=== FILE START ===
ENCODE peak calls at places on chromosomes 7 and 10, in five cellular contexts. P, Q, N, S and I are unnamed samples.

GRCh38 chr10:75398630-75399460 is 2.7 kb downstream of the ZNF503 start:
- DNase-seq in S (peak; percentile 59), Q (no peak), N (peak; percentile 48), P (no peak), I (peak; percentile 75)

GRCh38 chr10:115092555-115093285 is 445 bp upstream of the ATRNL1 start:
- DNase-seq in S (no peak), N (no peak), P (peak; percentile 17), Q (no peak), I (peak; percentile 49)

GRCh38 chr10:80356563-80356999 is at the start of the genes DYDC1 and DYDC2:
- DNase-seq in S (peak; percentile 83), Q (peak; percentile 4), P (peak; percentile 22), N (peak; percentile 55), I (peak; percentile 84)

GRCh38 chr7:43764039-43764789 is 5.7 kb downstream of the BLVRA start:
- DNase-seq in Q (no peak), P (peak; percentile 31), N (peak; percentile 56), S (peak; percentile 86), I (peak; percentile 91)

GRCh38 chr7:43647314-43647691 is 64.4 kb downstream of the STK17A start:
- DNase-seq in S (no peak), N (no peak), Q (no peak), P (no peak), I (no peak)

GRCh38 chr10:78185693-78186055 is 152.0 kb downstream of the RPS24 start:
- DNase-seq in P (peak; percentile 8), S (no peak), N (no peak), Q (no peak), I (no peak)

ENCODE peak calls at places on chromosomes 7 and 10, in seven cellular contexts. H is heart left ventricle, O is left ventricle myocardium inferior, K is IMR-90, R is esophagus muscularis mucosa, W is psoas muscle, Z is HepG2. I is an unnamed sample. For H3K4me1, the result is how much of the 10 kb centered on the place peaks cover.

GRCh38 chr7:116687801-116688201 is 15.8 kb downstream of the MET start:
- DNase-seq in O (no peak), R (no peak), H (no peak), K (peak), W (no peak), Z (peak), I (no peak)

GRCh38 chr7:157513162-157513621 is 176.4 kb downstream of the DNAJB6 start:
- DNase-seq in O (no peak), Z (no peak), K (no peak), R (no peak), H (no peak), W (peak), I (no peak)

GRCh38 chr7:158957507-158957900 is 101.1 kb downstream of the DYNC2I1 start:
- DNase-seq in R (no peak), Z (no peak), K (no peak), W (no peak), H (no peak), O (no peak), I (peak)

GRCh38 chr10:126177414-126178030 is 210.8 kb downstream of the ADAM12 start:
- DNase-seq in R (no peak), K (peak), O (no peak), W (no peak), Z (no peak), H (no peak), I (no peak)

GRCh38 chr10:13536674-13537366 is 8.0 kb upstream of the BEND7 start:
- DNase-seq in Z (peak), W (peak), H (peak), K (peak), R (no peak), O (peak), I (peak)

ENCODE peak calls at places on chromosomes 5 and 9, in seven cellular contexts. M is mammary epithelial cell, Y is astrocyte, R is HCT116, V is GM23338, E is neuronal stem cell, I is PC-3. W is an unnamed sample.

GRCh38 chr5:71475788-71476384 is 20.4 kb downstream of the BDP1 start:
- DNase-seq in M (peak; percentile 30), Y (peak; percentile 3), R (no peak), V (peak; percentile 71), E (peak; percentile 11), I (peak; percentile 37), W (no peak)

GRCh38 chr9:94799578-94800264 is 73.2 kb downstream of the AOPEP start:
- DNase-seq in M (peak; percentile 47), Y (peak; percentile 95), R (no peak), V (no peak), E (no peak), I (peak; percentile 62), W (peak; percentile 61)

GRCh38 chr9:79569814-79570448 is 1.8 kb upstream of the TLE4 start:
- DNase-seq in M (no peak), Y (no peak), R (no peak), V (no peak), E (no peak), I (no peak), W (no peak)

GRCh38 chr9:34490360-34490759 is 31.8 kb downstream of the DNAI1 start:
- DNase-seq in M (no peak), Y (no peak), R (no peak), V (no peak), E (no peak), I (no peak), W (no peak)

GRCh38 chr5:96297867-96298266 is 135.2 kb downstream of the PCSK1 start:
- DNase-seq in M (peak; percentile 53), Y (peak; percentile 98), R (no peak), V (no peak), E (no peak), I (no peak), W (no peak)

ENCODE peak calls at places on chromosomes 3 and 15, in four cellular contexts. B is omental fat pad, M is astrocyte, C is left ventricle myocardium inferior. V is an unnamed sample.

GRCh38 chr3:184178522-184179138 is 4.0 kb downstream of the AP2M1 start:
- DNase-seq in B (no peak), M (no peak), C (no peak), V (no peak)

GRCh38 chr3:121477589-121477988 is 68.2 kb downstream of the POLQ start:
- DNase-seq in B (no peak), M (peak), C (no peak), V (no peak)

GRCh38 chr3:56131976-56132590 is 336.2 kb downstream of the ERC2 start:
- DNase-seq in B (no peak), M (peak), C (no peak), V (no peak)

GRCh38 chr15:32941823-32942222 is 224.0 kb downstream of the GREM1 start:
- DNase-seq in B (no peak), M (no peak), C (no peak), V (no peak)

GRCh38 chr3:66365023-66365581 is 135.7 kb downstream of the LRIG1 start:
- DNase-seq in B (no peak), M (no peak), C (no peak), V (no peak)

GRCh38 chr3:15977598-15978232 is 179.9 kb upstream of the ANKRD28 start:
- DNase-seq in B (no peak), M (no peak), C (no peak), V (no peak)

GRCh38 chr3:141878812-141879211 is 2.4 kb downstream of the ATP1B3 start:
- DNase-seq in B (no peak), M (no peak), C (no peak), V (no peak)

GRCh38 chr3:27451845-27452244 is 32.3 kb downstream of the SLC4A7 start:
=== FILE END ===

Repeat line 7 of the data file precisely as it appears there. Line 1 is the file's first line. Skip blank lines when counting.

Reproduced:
- DNase-seq in S (peak; percentile 83), Q (peak; percentile 4), P (peak; percentile 22), N (peak; percentile 55), I (peak; percentile 84)